Build It Green’s appraiser-driven study, the first of its kind in California, highlights price premium of green homes—and evidence that ROI could be much higher
Proper Promotion of Green Features is Key
A rigorous study, released today by Build It Green and funded by Pacific Gas and Electric Company (PG&E), shows that green-certified homes in California bring a higher sales price, even though market barriers often prevent the full value of the home’s green features from being recognized. The study results add to a growing body of similar findings across the country that show green home improvements provide a financial return on investment (ROI). However, the study also finds significant market barriers to valuing green homes and describes how the price premium could be much higher if key barriers were eliminated.
“We already know that consumers prefer greener homes because they save money, conserve resources, and provide greater comfort and health benefits,” says Karin Burns, Executive Director of the nonprofit Build It Green, which commissioned the study. “Now we can add one more benefit to that list—greater resale value. We also believe that this ROI could be much higher if key market barriers were removed.” For example, while countless homes have extensive green features, relatively few are properly documented, scored, or certified, and green home features are often not listed on the Multiple Listing Service (MLS).
The study revealed several challenges in the proper promotion and sale of green homes:
Challenge #1: The MLS listing of each green sale used in this analysis rarely included more than a comment in the narrative description that showed the property was certified.
Challenge #2: Few real estate professionals can recognize and communicate green home features.
Challenge #3: It is difficult to find homes with energy scores and/or green certifications.
Joseph Eichler hired architects to design the tract homes he built. The result was homes that still look fresh and unique today.
Joseph Eichler built homes that have a following. Many people have fallen in love with the style and livability of these homes. Owners covet their homes.
Why such patronage?
Eichler had two things going for him. The first was location. He built his homes in California. The weather in California is temperate; very forgiving. It does not have the extremes that other locations across the country have. His homes took full advantage of their location.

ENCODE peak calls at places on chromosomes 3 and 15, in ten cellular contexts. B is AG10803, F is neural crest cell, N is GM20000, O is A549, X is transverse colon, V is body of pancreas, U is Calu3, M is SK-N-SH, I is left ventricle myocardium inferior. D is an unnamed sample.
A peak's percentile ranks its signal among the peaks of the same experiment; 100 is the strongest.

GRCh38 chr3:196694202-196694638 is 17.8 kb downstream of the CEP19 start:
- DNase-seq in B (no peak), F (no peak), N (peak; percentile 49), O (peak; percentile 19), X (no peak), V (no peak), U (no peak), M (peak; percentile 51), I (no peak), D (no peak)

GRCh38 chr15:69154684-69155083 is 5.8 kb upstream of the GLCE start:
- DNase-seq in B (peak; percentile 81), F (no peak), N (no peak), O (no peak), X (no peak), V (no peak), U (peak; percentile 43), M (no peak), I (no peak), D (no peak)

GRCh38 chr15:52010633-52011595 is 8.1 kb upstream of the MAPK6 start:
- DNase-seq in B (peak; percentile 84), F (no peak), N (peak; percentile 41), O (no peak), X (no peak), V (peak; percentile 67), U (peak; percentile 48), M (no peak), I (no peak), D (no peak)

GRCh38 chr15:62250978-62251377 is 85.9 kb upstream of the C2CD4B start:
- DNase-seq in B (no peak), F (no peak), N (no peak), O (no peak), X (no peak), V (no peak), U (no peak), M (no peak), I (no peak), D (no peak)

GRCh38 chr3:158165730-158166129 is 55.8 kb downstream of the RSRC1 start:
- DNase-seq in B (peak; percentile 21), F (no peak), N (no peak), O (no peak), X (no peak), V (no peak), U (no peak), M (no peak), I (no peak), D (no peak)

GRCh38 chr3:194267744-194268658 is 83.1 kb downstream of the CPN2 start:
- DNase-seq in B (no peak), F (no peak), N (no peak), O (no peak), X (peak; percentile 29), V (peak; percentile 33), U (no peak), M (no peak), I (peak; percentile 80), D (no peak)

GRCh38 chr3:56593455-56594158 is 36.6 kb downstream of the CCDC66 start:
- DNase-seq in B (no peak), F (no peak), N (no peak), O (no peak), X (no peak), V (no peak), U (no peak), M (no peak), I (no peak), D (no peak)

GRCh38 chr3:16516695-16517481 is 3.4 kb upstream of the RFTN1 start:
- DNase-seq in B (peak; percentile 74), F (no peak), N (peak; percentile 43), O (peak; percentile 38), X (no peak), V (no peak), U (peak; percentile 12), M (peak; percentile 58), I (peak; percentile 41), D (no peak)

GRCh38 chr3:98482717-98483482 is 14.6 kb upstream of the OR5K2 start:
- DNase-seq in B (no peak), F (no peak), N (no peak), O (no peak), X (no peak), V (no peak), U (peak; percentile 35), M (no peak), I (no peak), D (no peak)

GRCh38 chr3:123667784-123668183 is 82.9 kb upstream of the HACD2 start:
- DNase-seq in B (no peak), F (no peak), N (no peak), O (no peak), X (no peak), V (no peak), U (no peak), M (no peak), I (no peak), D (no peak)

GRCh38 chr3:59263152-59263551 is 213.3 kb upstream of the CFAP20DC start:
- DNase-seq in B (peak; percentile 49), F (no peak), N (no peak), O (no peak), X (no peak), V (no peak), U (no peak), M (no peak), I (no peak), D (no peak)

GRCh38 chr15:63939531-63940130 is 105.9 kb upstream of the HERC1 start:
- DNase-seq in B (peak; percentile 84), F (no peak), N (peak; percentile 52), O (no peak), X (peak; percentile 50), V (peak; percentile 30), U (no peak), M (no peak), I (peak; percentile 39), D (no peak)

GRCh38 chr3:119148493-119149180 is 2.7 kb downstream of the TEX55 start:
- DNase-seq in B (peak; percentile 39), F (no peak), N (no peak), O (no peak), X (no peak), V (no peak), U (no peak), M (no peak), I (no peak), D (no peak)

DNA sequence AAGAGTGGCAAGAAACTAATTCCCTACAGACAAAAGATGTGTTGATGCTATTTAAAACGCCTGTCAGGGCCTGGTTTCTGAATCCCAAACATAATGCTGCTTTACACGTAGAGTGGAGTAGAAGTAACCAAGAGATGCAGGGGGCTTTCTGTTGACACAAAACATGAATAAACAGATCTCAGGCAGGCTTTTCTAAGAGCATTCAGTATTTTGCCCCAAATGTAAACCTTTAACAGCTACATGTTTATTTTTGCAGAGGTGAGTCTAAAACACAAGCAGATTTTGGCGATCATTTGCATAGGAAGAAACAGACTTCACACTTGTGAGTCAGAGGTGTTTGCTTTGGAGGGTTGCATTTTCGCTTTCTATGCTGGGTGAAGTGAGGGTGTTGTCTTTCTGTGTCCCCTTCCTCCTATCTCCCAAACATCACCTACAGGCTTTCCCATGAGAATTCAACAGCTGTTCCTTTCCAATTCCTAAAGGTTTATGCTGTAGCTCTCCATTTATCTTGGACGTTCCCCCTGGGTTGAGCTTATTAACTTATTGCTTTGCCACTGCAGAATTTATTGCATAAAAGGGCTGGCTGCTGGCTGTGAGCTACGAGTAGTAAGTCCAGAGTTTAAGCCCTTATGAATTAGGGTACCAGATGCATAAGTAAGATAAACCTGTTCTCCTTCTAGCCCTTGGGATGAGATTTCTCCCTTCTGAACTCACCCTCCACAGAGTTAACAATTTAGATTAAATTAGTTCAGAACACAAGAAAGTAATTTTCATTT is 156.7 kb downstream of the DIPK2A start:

The second was design. While Joseph Eichler was a production builder (he built tract homes), he hired architects to design the homes he built. This approach yielded designs that were simple, clean, and elegant.
The homes were modest in size, but took full advantage of the California climate. The designs almost always included big expanses of glass, which created a strong visual and physical connection to the exterior. The spaces flowed seamlessly from inside to out. The result was homes that did not look or live like other tract homes. The outdoor connection, often through the use of atriums, made the homes feel much larger than they actually were. And while many of his homes date back to the 1940's, Eichler homes still look fresh and unique today.
The key here is that Eichler hired architects to design the homes he built. There are thousands of tract homes across the United States. People live in them. They serve the purpose of providing shelter and a place to call home. However, none of them have a following like the Eichler's.
While I have a biased view on and a vested interest in this topic, I would recommend hiring an architect for your project. At the very least, I would suggest discussing your project with an architect. Their designs can create lasting, tangible equity.
Design Review approval.
We have received Design Review Approval for our Ruby Place Project.
This 6 level residence is getting re-skinned with smooth stucco as well as some stone veneer.
All of the doors and windows will be changed out. On the third level, the entire front wall will be removed and replaced with an operable wall of glass. The northwest corner of this wall will also be removed. Both, the large front wall of glass and the adjoining window will fold back open. This folding door/window combination will open completely, extending the Living Room onto the deck.
The pictures above show the rear of the residence with the final stucco color selection. The window frames and trim will be a dark bronze.